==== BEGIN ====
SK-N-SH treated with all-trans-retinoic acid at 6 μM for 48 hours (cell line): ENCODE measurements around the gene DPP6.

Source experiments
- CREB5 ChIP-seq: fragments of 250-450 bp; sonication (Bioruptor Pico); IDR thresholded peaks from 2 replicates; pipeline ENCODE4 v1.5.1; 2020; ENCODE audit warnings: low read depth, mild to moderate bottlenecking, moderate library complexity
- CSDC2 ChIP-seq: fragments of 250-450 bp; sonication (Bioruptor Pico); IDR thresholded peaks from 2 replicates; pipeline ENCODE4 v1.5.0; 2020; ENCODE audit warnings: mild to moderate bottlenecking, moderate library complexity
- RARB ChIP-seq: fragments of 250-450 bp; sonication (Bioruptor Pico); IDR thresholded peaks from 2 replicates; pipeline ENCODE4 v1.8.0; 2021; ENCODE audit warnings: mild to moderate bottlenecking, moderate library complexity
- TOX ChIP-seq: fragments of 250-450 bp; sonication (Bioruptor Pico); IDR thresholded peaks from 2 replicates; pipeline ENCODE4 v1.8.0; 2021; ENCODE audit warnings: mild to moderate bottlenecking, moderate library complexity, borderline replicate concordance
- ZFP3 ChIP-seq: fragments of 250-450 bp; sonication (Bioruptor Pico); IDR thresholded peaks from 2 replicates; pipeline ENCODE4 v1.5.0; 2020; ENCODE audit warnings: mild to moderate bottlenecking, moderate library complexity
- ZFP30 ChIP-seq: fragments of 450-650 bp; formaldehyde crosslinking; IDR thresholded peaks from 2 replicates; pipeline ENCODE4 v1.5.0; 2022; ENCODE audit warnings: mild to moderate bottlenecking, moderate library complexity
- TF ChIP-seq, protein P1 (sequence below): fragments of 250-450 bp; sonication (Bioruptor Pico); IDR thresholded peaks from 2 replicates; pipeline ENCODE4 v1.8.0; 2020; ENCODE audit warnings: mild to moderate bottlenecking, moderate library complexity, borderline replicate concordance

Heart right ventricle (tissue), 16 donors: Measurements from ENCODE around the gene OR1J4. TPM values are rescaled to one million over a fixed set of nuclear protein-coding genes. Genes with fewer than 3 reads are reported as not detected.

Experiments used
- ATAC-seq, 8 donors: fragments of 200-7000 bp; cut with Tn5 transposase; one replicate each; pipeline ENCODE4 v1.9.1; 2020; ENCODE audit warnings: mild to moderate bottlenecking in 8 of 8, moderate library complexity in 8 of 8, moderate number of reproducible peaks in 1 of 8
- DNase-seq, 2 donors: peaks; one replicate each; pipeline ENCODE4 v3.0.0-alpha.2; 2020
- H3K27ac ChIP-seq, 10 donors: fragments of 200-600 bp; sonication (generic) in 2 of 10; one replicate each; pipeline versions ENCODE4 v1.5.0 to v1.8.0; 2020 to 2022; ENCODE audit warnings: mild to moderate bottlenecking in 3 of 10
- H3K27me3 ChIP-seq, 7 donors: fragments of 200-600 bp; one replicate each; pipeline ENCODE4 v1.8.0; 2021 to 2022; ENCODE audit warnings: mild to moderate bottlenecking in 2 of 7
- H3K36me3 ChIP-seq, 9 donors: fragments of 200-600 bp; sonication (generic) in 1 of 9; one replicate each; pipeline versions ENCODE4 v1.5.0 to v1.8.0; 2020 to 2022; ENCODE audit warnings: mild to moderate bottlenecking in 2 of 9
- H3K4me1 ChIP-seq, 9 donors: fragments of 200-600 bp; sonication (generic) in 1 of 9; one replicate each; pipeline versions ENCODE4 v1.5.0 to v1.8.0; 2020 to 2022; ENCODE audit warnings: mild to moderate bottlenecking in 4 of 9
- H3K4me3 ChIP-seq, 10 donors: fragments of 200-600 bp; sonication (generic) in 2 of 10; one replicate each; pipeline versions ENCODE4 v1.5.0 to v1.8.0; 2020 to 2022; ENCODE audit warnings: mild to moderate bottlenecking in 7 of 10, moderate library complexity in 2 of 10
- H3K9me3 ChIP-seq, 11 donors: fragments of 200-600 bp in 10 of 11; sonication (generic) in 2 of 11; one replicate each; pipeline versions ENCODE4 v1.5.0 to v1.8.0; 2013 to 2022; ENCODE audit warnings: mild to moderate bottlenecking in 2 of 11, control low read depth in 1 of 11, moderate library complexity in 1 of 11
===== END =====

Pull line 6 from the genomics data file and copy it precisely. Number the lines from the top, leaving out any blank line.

- TOX ChIP-seq: fragments of 250-450 bp; sonication (Bioruptor Pico); IDR thresholded peaks from 2 replicates; pipeline ENCODE4 v1.8.0; 2021; ENCODE audit warnings: mild to moderate bottlenecking, moderate library complexity, borderline replicate concordance